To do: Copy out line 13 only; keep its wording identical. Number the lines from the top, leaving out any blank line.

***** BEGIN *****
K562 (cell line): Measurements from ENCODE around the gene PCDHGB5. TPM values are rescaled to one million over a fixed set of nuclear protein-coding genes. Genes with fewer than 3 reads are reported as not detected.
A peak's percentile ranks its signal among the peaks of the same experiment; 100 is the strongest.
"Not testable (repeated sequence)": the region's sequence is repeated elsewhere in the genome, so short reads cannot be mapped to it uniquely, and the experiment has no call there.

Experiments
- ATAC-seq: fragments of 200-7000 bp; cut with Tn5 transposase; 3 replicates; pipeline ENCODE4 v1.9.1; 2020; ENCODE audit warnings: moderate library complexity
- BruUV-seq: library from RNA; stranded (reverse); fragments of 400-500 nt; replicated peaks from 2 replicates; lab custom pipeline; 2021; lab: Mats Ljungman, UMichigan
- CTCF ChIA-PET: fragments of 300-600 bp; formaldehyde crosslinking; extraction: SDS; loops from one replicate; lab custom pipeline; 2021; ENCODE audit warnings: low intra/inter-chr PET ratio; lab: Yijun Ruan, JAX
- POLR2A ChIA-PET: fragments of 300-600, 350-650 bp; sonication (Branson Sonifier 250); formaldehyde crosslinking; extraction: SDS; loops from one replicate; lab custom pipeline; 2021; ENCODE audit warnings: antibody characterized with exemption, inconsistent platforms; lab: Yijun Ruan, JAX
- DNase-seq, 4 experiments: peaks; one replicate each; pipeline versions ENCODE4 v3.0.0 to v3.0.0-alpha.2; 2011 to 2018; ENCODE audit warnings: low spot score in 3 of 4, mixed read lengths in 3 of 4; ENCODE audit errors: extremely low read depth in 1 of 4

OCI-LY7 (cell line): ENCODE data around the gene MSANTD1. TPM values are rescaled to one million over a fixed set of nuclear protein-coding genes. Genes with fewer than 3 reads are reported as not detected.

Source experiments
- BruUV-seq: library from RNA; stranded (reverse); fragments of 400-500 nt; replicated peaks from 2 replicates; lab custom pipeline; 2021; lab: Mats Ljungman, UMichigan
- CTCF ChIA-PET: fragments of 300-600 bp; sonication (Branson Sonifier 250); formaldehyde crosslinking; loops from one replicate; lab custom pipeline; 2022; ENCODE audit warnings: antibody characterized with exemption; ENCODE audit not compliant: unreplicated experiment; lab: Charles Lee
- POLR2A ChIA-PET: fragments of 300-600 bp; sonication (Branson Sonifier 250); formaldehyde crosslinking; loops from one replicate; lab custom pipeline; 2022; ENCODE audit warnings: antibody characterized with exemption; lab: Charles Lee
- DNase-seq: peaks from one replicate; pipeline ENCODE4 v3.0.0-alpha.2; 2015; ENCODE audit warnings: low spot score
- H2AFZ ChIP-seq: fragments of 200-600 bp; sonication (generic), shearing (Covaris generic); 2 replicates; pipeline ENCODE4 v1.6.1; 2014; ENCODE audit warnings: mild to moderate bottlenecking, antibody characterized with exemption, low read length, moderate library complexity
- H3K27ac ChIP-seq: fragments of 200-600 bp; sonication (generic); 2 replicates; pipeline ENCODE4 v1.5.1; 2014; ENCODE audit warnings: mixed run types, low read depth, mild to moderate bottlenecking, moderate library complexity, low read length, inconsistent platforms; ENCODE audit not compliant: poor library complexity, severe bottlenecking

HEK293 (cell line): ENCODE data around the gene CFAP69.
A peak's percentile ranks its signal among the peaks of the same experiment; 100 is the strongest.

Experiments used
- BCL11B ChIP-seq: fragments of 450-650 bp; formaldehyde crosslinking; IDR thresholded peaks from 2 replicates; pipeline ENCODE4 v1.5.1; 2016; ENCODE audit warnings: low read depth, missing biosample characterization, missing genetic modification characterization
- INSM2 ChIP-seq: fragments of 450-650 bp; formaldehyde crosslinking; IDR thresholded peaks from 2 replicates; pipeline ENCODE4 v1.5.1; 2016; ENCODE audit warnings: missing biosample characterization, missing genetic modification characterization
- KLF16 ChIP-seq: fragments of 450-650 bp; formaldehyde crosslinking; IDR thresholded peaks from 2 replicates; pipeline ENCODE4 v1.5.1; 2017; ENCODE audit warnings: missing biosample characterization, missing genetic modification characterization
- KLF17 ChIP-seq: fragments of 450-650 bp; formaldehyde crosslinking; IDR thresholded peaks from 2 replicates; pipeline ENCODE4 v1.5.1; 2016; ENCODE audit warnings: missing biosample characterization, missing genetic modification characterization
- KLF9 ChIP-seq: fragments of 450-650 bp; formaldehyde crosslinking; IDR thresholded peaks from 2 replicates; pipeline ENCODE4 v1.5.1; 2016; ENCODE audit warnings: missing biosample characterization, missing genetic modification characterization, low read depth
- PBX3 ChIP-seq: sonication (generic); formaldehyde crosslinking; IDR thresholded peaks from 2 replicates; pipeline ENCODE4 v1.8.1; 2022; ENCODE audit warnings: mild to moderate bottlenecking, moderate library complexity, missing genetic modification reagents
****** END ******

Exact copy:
- CTCF ChIA-PET: fragments of 300-600 bp; sonication (Branson Sonifier 250); formaldehyde crosslinking; loops from one replicate; lab custom pipeline; 2022; ENCODE audit warnings: antibody characterized with exemption; ENCODE audit not compliant: unreplicated experiment; lab: Charles Lee